»4 Baby Bird Cams You Should Watch This Spring 
 From sleepy bald eaglets to clamoring owlets, get a bird's-eye view of new families in their nests.
»Largest Rhino Airlift Ever to Move 100 At-Risk Animals 
 Rhinos Without Borders project is transferring animals from South Africa to safer parks in Botswana.
»This Week’s Night Sky: Moon Turns to Blood 
 A lunar eclipse will dazzle sky-watchers in the western half of North America.
»3 Factors Could Slow Arctic Drilling Despite Shell Go-Ahead 
 Shells gets preliminary U.S. approval Tuesday to restart drilling this summer in the Arctic, but it still faces obstacles.
»Welcome to My Wild: A Walk on Auckland’s Greener Side 
 A writer discovers a world of natural splendor beyond the urban jungle of New Zealand’s largest city.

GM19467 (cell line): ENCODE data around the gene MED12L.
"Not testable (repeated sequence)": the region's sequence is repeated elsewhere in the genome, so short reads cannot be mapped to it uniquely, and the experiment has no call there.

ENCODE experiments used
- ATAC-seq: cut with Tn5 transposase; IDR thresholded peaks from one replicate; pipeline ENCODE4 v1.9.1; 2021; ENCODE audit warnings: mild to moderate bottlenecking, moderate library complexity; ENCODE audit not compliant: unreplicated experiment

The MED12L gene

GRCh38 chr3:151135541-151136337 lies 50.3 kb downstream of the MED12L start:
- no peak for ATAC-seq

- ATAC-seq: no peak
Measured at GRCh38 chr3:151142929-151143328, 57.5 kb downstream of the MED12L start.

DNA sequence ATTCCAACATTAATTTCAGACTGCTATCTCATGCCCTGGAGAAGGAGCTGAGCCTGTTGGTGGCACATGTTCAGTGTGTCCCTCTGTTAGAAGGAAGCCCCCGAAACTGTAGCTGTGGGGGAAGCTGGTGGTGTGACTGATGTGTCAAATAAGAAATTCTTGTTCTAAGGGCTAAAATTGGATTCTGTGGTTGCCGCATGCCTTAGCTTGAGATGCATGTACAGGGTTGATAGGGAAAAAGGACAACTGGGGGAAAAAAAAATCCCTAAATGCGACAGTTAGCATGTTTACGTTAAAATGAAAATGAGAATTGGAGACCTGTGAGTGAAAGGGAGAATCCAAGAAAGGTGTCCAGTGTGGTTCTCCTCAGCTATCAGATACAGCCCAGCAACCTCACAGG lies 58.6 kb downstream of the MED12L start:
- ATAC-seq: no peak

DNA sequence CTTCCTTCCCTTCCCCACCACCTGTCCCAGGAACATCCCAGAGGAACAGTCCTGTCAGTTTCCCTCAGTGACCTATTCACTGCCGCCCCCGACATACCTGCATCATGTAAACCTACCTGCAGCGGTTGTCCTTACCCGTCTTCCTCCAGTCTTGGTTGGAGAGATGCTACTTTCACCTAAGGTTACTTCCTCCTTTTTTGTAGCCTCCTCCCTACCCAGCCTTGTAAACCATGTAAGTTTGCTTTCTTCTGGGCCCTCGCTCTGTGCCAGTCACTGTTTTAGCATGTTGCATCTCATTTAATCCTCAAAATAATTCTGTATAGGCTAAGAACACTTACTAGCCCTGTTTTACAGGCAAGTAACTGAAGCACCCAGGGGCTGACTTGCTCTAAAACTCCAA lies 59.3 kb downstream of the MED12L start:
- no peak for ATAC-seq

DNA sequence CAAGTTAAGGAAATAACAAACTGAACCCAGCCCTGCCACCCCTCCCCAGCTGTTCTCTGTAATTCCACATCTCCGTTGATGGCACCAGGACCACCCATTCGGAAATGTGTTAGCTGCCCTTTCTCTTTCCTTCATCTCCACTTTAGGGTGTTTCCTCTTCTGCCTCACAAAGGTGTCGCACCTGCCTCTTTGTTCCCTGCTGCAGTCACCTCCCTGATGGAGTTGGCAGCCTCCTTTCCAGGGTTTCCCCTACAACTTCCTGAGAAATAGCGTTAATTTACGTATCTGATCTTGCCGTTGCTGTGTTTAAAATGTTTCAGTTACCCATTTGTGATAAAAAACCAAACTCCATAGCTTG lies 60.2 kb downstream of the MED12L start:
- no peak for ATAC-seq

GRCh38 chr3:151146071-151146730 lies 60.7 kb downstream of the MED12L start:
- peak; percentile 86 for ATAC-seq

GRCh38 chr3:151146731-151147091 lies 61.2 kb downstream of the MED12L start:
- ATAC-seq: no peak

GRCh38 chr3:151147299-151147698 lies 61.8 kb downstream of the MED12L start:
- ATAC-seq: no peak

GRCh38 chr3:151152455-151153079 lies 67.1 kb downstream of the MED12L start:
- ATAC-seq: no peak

»Former Trainer Slams SeaWorld for Cruel Treatment of Orcas 
 Author says the damage to these animals in the name of entertainment and profit is morally and ethically unacceptable.
»Green Roofs Get Lift as France Makes Them Chic 
 Roofs bedecked in plants gain popularity as a way to reduce a building's energy use and stormwater runoff.
»Take Me out to the Ball Game: 15 Unique Baseball Photos 
 From a bat factory to Amish Country to the World Series, see our favorite baseball photos from the National Geographic archives.
»National Parks Act as Living Laboratories 
 Why science matters to National Parks and how National Parks help science
»Elephant Calves Await Fate as Africa Seeks to Save Species 
 The world is losing the war on ivory poaching, a key finding at Botswana-led summit on elephants and wildlife trade.
»Week's Best Space Pictures: Auroras and a Total Solar Eclipse 
 See stellar photos of the sun's fiery corona, a close-up of our blue marble world, and more.
»Beyond the Car-Size Stingray: Five Cool Facts About Rays and Skates 
 Some stingrays are electric, while others have see-through noses and concrete-like teeth.
»How Brain-Damaging Mercury Puts Arctic Kids at Risk 
 Inuit children, exposed in the womb, have lower IQs because their mothers eat whale meat and other foods tainted with contaminants that drift north.